YP: 30 Percent Of Search Queries Now Coming From Mobile

Local search provider and online ad network YP has released its end of the year review report (.pdf). The data are drawn from a huge volume of queries on its PC destination site, its mobile site and apps, as well as its broader advertising network.

YP says that 30 percent of its overall query volume and lookups now come from mobile devices. However 100 percent of queries on the YP network are going to be local in nature given the property and the brand. While the data are not necessarily entirely representative of market-wide local search activity on the PC and in mobile they’re a pretty good proxy.

Once again, it seems perennially, the most searched local category is restaurants, which according to YP constituted 10 percent of all searches. The list on the left below contains the most searched local categories (across platforms) and the one on the right the highest growth local categories.

Compare the lists above to those below, reflecting the top local advertiser spending categories.

YP also reported the “most clicked” categories of 2012:

  1. Restaurants
  2. Auto Parts
  3. Building Contractors
  4. Physicians & Surgeons
  5. Legal Services
  6. Auto Repair and Service
  7. Pet & Animal Service
  8. Real Estate
  9. Automobile Sales
  10. Financial Services

YP said that the highest local-mobile search growth on its network came from Android devices and the iPad. The company explained that “The number of iPad searches grew 233% compared to the prior year. Searches on Android devices increased 205%. iPhone searches grew as well, up 58% compared to the prior year.”

Another very interesting set of data released involves click-to-call ratios. In the left column below are the categories in which fewer clicks generated more calls, while on the right it took more clicks to generate calls. Accordingly people were more inclined to call the business categories on the left below and less inclined to make phone calls to the categories in the right column.

One could argue that in the left column consumers wanted services or information immediately –  including price quotes or bids — whereas  in the right column information on a website was sufficient (hours, locations, etc.).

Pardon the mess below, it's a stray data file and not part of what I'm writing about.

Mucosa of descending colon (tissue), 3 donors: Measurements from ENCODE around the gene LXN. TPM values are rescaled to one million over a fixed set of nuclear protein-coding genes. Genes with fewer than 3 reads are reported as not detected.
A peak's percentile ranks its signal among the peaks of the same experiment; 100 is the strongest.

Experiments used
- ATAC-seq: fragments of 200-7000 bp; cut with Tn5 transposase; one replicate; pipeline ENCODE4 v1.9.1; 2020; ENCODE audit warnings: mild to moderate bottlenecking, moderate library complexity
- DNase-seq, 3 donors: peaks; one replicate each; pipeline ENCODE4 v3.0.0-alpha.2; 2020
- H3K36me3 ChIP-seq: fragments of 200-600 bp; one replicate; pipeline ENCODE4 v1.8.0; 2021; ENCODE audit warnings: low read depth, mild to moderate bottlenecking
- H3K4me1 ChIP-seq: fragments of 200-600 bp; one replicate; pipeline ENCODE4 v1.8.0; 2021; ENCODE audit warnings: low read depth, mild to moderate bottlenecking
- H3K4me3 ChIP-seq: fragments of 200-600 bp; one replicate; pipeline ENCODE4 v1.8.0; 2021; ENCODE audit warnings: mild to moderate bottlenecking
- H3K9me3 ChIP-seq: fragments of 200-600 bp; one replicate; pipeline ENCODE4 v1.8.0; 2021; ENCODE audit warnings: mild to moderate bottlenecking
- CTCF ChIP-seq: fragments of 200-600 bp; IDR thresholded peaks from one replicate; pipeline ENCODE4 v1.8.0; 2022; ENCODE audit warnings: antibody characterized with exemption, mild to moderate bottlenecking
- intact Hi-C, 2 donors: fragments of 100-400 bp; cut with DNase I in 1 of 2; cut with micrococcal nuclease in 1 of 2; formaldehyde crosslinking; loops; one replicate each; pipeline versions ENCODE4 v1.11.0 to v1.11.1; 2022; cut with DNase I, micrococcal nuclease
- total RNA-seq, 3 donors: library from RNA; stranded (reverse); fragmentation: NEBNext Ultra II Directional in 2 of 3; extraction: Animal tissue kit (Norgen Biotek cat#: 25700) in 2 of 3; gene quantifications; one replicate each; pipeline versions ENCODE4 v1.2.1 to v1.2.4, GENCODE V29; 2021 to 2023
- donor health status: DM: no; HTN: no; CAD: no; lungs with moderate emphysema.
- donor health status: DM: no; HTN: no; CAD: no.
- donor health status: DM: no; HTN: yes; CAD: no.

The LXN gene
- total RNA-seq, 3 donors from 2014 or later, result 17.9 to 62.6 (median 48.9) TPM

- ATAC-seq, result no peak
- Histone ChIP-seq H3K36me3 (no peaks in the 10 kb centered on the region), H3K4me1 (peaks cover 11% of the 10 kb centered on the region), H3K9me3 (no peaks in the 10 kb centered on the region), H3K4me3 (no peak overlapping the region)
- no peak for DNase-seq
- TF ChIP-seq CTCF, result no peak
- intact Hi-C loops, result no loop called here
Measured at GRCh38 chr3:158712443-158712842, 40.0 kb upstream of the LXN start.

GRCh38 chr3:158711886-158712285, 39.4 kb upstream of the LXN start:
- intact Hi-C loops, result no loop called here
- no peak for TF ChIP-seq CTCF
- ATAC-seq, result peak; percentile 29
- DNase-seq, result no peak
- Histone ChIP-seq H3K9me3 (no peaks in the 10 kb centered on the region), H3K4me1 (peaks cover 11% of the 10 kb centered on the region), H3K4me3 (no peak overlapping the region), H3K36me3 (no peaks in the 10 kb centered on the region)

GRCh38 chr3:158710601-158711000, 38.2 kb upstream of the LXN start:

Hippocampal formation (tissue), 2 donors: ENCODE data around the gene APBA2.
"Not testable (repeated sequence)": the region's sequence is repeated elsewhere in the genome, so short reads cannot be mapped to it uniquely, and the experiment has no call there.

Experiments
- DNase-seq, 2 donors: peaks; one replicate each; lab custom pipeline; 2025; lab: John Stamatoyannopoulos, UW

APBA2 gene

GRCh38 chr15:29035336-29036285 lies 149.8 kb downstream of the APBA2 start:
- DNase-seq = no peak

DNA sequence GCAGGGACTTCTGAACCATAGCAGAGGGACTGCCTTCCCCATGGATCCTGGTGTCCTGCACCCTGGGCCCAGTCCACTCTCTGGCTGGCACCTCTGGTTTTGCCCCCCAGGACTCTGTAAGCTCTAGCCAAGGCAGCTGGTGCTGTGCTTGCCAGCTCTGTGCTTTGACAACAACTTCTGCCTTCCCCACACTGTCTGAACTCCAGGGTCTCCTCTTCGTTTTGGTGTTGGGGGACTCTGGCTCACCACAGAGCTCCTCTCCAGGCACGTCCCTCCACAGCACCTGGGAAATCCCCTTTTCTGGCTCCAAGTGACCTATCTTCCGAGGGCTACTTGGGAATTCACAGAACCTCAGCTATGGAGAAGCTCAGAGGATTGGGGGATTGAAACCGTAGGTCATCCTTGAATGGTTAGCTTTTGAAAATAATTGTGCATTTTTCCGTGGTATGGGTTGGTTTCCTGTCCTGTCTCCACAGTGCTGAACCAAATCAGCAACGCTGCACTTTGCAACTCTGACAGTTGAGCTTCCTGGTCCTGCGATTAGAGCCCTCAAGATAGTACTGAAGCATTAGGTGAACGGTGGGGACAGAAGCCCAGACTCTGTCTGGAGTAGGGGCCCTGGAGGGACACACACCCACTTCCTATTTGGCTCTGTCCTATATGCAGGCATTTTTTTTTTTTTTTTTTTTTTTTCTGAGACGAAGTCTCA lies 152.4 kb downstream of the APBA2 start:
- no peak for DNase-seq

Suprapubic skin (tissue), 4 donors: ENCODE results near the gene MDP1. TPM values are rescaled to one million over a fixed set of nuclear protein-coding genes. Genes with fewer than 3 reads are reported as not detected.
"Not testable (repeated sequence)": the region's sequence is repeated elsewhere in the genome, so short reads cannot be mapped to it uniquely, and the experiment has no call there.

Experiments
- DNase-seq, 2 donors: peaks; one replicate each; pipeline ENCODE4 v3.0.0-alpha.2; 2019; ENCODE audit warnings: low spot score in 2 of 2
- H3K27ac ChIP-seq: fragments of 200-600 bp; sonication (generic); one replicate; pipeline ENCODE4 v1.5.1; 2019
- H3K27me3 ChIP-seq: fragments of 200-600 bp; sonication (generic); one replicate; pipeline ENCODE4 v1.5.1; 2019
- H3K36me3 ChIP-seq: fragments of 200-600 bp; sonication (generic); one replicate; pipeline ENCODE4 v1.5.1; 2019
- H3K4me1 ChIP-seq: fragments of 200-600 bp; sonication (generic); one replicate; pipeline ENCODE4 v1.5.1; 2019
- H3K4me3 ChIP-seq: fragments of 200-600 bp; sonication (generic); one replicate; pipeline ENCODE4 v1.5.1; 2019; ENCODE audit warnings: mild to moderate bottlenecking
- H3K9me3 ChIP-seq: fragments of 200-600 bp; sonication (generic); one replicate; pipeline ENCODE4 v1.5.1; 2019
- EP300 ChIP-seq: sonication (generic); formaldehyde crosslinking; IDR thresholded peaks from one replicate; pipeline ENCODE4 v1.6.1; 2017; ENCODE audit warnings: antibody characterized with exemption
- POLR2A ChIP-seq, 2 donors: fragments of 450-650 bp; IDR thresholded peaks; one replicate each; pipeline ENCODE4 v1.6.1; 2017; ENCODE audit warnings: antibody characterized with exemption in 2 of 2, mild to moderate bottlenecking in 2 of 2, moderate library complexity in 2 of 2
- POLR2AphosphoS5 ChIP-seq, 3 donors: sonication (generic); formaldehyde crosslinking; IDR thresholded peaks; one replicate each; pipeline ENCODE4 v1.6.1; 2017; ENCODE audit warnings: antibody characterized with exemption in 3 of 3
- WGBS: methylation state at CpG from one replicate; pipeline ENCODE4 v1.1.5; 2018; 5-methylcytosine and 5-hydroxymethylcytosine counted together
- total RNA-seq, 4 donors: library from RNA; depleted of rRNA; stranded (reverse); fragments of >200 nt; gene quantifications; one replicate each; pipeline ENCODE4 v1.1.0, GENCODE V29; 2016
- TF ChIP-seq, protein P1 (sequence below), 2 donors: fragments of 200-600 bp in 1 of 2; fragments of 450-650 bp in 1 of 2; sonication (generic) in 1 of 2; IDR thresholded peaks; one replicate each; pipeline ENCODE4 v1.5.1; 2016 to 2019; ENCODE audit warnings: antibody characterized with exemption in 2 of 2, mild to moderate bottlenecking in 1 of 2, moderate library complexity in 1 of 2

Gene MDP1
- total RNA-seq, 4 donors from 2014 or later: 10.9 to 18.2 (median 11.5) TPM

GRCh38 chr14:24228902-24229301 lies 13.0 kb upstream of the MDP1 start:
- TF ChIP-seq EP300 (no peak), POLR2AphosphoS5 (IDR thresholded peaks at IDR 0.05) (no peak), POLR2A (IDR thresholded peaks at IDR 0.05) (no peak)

Finally YP points out that, notwithstanding the dominance of restaurant search, mobile is becoming a more mainstream way to find information of all types. The company identified categories “not related to proximity or urgency” (typical local-mobile triggers) that showed significant growth on mobile devices.

Related Topics: Channel: Mobile | Search Engines: Maps & Local Search Engines | Search Engines: Mobile Search Engines | Top News

Sponsored


About The Author: is a Contributing Editor at Search Engine Land. He writes a personal blog Screenwerk, about SoLoMo issues and connecting the dots between online and offline. He also posts at Internet2Go, which is focused on the mobile Internet. Follow him @gsterling.

Connect with the author via: Email | Twitter | Google+ | LinkedIn



SearchCap:

Get all the top search stories emailed daily!  

Share

Other ways to share:
 

Read before commenting! We welcome constructive comments and allow any that meet our common sense criteria. This means being respectful and polite to others. It means providing helpful information that contributes to a story or discussion. It means leaving links only that substantially add further to a discussion. Comments using foul language, being disrespectful to others or otherwise violating what we believe are common sense standards of discussion will be deleted. Comments may also be removed if they are posted from anonymous accounts. You can read more about our comments policy here.
  • treepodia

    These findings are extremely valuable. 2012 has truly been the year of the mobile.

  • http://bit.ly/cW3dT1 Dennis

    I’m just always skeptical when I see these sort of reports, it’s the source I struggle with.

    YP has just never been a go to for me. Their online data has not been reliable (garbage in garbage out) since the Internet came to life. The old phonebook always had what I need when picked up but their online listings seem to have multiple databases feeding off each other as seen in the search results, old businesses mixed in with new ones, same address with multiple phone #’s, contacts etc. The address never changes is a given.

    Also, if I’m understanding the graph on “Clicks to Call”, the # 2 Click to Call search term is “Bus Lines”? Really??? Who are those searching out for a bus line calling?

  • http://www.facebook.com/sadhakm Sadhak Mandal

    Nice information. The “most clicked” categories of 2012 mentioned will help to understand the local retirement for the marketers.

Get Our News, Everywhere!

Daily Email:

Follow Search Engine Land on Twitter @sengineland Like Search Engine Land on Facebook Follow Search Engine Land on Google+ Get the Search Engine Land Feed Connect with Search Engine Land on LinkedIn Check out our Tumblr! See us on Pinterest

 
 

Click to watch SMX conference video

Join us at one of our SMX or MarTech events:

United States

Europe

Australia & China

Learn more about: SMX | MarTech


Free Daily Search News Recap!

SearchCap is a once-per-day newsletter update - sign up below and get the news delivered to you!

 


 

Search Engine Land Periodic Table of SEO Success Factors

Get Your Copy
Read The Full SEO Guide